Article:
Demolition Means Progress: Race, Class, and the Deconstruction of the American Dream in Flint, Michigan


Mellon/ACLS Dissertation Completion Fellowships , Mellon/ACLS Recent Doctoral Recipients Fellowships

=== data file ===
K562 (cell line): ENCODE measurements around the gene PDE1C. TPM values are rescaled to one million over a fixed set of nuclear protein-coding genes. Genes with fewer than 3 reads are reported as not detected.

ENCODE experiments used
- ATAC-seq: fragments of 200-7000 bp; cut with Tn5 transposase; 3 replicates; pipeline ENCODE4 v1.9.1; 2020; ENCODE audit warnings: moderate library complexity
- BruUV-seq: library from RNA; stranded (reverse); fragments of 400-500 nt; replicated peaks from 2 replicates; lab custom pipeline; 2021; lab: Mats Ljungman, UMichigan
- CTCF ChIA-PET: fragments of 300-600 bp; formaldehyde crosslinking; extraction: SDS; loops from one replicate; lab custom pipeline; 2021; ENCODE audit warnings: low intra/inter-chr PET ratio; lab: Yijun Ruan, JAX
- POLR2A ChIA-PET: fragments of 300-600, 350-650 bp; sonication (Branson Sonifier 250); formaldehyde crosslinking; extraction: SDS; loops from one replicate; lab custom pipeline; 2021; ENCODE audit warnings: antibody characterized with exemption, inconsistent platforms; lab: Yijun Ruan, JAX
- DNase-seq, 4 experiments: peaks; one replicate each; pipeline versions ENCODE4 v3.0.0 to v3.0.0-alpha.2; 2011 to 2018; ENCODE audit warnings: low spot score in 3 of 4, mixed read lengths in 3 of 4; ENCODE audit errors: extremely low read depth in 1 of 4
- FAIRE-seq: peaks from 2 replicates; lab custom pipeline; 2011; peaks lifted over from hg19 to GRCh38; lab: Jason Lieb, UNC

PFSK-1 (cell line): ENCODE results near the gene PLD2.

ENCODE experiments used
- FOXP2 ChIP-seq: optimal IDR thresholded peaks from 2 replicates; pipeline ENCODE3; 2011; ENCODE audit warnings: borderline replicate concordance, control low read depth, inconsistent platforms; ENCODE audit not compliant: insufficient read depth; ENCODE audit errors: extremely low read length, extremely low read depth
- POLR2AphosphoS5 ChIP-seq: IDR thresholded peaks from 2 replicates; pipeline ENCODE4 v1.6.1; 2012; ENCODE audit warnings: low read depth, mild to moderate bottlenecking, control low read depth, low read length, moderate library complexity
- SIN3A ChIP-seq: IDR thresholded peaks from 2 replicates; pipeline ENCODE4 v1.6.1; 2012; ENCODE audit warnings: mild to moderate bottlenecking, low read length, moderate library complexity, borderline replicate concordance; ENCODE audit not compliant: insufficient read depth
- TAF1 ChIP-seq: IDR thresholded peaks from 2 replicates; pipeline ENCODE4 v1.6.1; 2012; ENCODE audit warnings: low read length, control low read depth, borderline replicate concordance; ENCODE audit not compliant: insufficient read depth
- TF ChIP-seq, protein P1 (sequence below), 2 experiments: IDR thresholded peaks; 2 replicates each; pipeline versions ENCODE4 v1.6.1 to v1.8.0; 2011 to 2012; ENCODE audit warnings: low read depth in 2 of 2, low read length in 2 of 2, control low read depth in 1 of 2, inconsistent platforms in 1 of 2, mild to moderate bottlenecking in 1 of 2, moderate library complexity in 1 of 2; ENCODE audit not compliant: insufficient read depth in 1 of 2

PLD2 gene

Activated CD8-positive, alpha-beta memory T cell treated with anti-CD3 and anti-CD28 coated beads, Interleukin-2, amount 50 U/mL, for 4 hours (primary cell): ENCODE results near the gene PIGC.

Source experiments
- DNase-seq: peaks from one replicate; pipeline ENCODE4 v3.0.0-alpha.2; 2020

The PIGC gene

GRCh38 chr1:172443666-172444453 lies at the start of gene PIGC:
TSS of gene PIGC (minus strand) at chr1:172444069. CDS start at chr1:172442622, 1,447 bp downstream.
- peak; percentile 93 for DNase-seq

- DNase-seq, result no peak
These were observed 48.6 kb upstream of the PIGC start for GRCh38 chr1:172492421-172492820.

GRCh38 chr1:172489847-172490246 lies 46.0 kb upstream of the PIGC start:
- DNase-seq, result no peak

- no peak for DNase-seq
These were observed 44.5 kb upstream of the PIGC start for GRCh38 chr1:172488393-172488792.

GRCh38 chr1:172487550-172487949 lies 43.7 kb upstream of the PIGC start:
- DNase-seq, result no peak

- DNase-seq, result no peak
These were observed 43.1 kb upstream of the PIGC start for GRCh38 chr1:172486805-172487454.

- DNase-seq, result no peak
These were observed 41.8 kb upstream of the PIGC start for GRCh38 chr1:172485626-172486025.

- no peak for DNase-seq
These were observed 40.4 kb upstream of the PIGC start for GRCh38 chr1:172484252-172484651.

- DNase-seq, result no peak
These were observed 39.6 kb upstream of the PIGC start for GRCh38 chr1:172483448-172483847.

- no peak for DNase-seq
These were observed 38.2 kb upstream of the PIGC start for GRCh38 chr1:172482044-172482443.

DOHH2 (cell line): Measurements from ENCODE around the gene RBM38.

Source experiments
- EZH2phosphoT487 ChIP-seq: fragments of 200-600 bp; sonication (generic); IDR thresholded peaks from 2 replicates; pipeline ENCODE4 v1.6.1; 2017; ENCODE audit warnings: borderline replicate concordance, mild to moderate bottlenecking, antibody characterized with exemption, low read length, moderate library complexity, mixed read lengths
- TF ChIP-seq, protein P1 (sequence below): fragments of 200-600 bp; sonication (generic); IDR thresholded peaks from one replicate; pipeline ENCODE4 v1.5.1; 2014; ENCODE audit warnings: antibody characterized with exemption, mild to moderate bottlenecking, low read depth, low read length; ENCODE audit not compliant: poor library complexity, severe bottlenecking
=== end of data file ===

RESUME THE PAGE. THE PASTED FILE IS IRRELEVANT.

This project analyzes the structural barriers to racial equality and economic opportunity in metropolitan Flint, Michigan, from World War II to the present. It unravels the complex cultural and policy bonds among racially segregated schools, neighborhoods, and workplaces and explores how Flint became an international symbol of the Rust Belt’s decline. The study consists of twelve chronologically and thematically arranged sections focusing on the residential color line, school segregation, employment discrimination, suburban development, urban renewal, and deindustrialization. Broadly, this project explains how local public policies intensified urban poverty and racial inequality and how social, political, and economic inequities came to be inscribed spatially upon Flint’s metropolitan landscape.